Date: 28.08.2019

Endocrine control of metamorphosis explains the origin of the insect pupa

An invited review in Phil Trans R Soc B considers endocrine evidence in support of homology between juvenile stages of insects with complete and incomplete metamorphosis.

Image description: Alternative hypotheses for evolutionary relationships between holometabolous stages and those of a hemimetabolan ancestor (middle). Left: Holometabolous larvae arise by 'de-embryonization' (yellow) while hemimetabolous juvenile development is compressed to the pupa (orange). Right: Hemi- and holometabolous larvae hatch at an equal stage and the pupa is a modified late-stage hemimetabolous larva (green). Drawings: Martina Hajduskova (

The 'miracle' of transforming caterpillars to beautiful butterflies has taunted thinkers since Aristotle. Particularly enigmatic is the origin of the pupa, a transitory stage between the caterpillar and the adult butterfly, which characterizes insects developing through 'complete metamorphosis' (holometaboly). The debate is on to this day. A theme issue of Philosophical Transactions of the Royal Society B published on August 26 (2019) confronts two historical concepts on the origin of complete metamorphosis. One hypothesis sees holometabolous insect larvae as early-hatching embryos whose discontinued development resumes at the pupa stage, which is said to comprise all juvenile stages of an 'incompletely' metamorphosing (hemimetabolous) ancestor. A competing view builds on a fact that insect larvae of both types leave their eggs at the same embryonic stage, and considers the pupa homologous to a late hemimetabolous larva from which it evolved by gradual modification. Our article advocates the latter hypothesis primarily based on recent discoveries of the hormonal control of insect development (, which were in part achieved in our laboratory.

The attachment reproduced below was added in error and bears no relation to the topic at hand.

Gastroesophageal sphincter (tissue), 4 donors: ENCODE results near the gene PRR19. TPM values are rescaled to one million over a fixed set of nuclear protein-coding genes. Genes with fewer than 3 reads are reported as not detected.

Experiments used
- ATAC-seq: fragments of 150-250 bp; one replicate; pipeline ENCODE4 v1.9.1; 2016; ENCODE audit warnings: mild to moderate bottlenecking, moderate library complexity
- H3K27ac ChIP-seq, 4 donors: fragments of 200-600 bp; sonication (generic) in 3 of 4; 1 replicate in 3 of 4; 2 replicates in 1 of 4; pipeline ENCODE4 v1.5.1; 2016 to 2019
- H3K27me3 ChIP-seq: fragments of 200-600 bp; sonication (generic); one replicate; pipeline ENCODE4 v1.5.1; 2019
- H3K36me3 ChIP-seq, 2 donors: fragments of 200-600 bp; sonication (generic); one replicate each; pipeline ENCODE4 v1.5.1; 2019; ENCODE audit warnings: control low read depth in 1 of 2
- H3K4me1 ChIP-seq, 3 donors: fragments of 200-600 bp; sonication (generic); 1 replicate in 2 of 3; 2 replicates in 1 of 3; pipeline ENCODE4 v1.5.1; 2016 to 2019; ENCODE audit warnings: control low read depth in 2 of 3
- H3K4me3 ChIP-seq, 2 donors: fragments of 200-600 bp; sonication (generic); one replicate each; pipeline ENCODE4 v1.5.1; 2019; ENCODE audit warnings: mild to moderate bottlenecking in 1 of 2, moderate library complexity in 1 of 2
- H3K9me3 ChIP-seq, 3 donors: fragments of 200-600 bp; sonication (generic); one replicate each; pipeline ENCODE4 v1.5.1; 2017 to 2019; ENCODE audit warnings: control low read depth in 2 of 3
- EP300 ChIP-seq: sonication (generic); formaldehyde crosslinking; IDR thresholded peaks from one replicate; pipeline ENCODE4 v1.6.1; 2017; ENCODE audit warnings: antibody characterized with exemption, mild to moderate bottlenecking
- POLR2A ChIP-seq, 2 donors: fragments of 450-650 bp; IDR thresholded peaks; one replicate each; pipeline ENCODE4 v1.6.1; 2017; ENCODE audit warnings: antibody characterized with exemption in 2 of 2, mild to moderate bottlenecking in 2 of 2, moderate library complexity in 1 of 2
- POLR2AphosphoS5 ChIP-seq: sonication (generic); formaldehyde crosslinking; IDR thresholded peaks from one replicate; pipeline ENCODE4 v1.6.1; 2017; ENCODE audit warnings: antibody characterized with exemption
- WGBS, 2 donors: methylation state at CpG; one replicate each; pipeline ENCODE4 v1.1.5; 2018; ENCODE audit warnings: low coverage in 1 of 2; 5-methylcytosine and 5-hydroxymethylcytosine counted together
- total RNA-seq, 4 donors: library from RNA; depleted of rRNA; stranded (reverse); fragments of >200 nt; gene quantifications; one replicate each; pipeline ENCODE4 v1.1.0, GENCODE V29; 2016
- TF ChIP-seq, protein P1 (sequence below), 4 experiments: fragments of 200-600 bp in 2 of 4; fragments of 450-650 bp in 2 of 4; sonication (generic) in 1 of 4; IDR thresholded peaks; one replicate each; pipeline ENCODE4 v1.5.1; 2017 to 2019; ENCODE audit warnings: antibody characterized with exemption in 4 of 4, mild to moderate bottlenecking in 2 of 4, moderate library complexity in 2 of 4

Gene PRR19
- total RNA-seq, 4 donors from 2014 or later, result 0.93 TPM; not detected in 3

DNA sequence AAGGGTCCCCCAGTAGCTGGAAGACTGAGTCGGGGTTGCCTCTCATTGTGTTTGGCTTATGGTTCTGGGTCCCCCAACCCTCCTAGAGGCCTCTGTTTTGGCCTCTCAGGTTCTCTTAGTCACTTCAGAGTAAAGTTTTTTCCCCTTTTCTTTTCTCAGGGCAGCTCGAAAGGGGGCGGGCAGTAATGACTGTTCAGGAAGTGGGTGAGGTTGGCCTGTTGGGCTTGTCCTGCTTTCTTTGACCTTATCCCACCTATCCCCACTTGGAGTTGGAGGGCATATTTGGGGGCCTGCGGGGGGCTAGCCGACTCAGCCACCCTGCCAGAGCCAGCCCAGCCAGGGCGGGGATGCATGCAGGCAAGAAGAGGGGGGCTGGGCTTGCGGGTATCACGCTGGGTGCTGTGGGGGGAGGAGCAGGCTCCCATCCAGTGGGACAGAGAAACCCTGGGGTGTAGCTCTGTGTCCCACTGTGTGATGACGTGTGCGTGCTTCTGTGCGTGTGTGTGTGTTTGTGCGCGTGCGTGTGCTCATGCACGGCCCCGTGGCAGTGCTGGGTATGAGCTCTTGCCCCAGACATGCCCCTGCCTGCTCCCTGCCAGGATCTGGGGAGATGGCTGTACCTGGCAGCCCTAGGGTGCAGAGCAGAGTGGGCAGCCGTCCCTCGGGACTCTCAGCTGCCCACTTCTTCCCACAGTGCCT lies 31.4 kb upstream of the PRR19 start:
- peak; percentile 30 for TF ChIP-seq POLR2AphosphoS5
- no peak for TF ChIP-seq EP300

Jindra, M. (2019) Where did the pupa come from? The timing of juvenile hormone signalling supports homology between stages of hemimetabolous and holometabolous insects. Philosophical Transactions of the Royal Society B 374: 20190064.

DOI: 10.1098/rstb.2019.0064




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